As you all know now the Whaley Historic House Museum will be working with Flint Handmade to run a Quilting Bee workshop. Now, there are many methods of quilting that we could choose, but the crafty gurus have settled on English Paper Piecing and I must say, that I completely support this decision.
English Paper Pieced (EPP) quilts are made up of a design of smaller shapes, often hexagons, to make what is often referred to as a honeycomb design. Think of the geometric pattern of a honeycomb…well that’s exactly what you get here. It’s a bunch of small shapes fit perfectly together.
This method of quilting is by no means new. There are quilts dating back to the early 1800s that exhibit this style. Click here to find information on some very early EPP quilts. This method did not disappear and one design, known as Grandmother’s Flower Garden became very popular in the 1920s and into the Great Depression. You can see an example here.
So, what exactly is EPP, you ask? Well that’s a good question. I’ll briefly describe it to you and link you to a great tutorial that can probably do a better job than I can. While I have made a few quilted items in my life, I have yet to dip my toe into the world of EPP!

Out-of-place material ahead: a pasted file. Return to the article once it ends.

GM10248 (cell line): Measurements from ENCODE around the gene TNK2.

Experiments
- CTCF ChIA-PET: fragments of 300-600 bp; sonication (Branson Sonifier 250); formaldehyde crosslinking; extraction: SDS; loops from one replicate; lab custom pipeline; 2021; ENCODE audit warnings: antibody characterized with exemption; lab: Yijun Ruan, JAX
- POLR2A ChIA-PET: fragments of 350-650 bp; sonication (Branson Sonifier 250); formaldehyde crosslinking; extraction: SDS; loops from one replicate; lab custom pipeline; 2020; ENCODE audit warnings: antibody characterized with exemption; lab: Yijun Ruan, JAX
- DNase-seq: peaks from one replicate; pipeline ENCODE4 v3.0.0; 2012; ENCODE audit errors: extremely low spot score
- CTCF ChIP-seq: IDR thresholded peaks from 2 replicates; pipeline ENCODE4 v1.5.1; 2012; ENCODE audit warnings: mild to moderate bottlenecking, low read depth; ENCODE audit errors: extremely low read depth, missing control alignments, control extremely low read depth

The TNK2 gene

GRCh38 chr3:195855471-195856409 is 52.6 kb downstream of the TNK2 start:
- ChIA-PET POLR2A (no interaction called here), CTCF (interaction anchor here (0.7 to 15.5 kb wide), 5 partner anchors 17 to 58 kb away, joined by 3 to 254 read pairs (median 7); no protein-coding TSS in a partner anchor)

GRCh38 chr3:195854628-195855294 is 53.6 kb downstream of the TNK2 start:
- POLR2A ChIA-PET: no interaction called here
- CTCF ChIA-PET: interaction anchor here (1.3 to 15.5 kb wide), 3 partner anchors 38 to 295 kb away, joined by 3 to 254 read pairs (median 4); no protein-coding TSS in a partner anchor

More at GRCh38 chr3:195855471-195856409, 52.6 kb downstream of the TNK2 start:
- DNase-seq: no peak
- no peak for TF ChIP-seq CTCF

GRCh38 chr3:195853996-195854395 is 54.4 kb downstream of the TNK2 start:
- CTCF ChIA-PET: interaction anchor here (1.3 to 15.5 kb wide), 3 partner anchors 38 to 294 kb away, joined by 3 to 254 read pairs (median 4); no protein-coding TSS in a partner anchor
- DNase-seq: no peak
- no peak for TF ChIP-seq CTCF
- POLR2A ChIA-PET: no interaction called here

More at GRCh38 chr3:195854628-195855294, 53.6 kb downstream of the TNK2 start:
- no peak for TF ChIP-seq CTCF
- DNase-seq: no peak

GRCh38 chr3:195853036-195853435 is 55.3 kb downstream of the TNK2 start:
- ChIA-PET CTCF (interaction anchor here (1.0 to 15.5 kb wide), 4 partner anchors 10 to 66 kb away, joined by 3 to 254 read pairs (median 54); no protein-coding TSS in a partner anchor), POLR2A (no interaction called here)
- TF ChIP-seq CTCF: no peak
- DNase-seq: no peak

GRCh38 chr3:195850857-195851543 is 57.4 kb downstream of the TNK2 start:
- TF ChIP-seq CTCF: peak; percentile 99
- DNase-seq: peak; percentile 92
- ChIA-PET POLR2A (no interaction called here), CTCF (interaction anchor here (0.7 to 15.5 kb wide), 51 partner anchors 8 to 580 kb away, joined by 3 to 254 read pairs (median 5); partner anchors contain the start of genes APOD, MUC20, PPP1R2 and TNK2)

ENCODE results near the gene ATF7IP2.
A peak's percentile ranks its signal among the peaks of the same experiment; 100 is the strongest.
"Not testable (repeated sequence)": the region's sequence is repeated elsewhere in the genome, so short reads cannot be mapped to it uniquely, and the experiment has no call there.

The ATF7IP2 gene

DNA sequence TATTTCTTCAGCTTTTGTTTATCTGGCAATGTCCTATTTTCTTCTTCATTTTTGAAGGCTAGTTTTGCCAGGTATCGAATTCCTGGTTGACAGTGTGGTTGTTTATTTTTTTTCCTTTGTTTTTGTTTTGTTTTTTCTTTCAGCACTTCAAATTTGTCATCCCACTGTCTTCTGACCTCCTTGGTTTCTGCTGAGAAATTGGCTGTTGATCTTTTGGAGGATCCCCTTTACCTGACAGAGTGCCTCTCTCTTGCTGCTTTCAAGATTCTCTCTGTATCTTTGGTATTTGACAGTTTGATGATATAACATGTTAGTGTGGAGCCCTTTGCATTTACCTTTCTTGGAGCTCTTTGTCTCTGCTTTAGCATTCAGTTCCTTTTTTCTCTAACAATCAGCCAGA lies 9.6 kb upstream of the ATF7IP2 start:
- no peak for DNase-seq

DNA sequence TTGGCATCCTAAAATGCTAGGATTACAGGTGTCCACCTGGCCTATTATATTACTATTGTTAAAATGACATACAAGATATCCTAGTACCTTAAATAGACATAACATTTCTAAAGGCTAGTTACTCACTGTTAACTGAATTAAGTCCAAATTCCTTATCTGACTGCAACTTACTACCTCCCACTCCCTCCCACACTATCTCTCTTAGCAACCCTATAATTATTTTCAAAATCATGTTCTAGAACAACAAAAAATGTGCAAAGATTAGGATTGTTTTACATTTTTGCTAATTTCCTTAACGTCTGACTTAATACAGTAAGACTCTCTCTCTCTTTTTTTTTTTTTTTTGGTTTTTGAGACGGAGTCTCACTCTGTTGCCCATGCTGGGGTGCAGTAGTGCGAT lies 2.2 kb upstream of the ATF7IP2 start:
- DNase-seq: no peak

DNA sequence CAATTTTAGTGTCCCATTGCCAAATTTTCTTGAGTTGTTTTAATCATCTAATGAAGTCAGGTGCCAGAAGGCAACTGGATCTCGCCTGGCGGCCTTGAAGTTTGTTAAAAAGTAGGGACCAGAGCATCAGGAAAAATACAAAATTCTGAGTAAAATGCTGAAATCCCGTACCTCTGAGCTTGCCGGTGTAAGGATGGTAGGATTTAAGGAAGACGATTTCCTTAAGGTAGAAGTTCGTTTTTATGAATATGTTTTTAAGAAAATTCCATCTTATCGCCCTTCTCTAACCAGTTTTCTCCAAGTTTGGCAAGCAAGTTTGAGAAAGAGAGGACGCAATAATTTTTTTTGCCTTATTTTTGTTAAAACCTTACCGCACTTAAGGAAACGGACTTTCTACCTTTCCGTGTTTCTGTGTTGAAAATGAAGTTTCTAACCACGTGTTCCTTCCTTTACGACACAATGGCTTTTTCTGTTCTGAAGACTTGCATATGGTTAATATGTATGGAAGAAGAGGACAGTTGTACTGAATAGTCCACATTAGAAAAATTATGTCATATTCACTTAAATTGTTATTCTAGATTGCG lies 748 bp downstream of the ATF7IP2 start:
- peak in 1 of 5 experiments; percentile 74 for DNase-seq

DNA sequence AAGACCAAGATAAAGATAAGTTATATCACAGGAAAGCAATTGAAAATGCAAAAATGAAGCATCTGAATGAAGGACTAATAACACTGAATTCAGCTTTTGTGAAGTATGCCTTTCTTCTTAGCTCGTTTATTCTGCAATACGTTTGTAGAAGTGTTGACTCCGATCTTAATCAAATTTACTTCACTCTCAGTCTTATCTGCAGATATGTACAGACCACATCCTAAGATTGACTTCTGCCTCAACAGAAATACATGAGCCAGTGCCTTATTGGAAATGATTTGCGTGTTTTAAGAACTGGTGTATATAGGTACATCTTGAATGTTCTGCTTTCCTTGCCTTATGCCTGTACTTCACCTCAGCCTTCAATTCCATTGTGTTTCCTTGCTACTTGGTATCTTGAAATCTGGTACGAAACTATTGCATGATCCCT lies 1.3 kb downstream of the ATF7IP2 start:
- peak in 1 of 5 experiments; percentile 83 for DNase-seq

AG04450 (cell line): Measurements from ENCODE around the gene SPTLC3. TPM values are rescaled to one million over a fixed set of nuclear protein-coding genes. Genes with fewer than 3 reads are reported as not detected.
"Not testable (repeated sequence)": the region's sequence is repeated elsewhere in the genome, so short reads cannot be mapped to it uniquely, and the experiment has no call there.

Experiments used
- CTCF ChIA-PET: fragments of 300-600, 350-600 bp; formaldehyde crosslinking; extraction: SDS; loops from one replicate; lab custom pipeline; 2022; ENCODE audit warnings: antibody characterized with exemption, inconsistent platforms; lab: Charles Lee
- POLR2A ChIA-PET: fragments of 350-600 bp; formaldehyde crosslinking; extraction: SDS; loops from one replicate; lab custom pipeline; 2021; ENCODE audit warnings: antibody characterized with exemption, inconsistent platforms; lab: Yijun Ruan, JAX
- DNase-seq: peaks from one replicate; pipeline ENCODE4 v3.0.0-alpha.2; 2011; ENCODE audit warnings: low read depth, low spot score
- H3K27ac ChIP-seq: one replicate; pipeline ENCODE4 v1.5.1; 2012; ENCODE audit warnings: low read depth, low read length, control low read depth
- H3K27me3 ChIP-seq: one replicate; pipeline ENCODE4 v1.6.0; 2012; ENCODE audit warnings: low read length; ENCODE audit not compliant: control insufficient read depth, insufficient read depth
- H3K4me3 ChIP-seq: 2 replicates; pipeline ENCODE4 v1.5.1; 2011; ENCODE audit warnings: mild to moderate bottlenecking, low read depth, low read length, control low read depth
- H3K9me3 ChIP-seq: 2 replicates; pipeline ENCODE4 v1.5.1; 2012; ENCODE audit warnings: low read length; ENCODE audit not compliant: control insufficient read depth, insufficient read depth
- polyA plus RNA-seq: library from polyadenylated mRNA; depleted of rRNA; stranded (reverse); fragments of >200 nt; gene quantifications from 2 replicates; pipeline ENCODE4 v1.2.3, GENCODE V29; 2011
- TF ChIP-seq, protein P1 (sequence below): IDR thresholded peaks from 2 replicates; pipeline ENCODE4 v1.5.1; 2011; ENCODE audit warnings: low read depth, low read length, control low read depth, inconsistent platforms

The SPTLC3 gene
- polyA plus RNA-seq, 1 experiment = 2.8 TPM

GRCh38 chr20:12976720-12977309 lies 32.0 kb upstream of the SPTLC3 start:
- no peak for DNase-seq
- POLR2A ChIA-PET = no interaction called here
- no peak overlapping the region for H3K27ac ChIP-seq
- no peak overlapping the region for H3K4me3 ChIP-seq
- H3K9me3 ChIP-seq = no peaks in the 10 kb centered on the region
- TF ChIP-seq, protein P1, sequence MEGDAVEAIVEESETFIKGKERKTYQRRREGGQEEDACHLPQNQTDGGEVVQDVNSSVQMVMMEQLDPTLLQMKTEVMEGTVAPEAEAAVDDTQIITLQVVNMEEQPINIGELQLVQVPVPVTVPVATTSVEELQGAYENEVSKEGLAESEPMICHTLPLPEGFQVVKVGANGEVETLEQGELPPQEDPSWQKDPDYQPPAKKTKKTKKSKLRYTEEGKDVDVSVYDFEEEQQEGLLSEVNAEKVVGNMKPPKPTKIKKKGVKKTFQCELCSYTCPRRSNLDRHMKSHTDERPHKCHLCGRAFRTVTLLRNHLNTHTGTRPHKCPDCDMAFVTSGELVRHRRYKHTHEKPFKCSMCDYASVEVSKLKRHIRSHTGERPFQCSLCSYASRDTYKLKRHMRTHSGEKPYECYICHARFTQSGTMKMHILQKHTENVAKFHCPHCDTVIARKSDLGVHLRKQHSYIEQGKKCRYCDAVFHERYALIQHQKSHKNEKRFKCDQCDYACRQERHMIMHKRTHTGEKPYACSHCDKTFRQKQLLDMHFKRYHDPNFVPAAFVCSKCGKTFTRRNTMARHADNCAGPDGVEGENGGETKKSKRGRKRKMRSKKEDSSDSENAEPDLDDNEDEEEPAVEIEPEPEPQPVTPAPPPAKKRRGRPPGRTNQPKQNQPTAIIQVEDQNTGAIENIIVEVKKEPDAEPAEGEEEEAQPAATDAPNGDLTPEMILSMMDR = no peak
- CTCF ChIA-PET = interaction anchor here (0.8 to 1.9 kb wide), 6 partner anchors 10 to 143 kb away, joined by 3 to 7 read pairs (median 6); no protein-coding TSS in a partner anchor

This method uses paper shapes (in our case hexagons) as the template for the fabric. Once you have precise hexagons cut out of your paper, you must do the same with your desired fabric, but each side should extend 1/4″ over the edge of the paper hexagon. So, you’ll end up with a hexagon slightly larger than your paper, so you can fold it over the paper.
Once secured there, you must baste the fabric to the paper and do this for each hexagon in your whole design. Then you’ll whip stitch corresponding hexagons together. Once one hexagon is completely surrounded by others, you can remove that piece of paper. And you continue.
Now I know that was a very very brief overview of the process. If you look at this website you can read all about the process. And here you can see how another person used EPP for a project. And this site has some pictures which may help to illuminate the other tutorial. I’m very visual with this stuff, in large part because I’m not terribly familiar with the vocabulary. And I guess I’m just more of a visual learner when it comes to tutorials.
Well, I hope this has inspired you to consider learning with us! Having been a college student for a very long time (graduate school, man), I find doing things with my hands that result in a tangible finished product is incredibly rewarding and its a great way to connect to our heritage!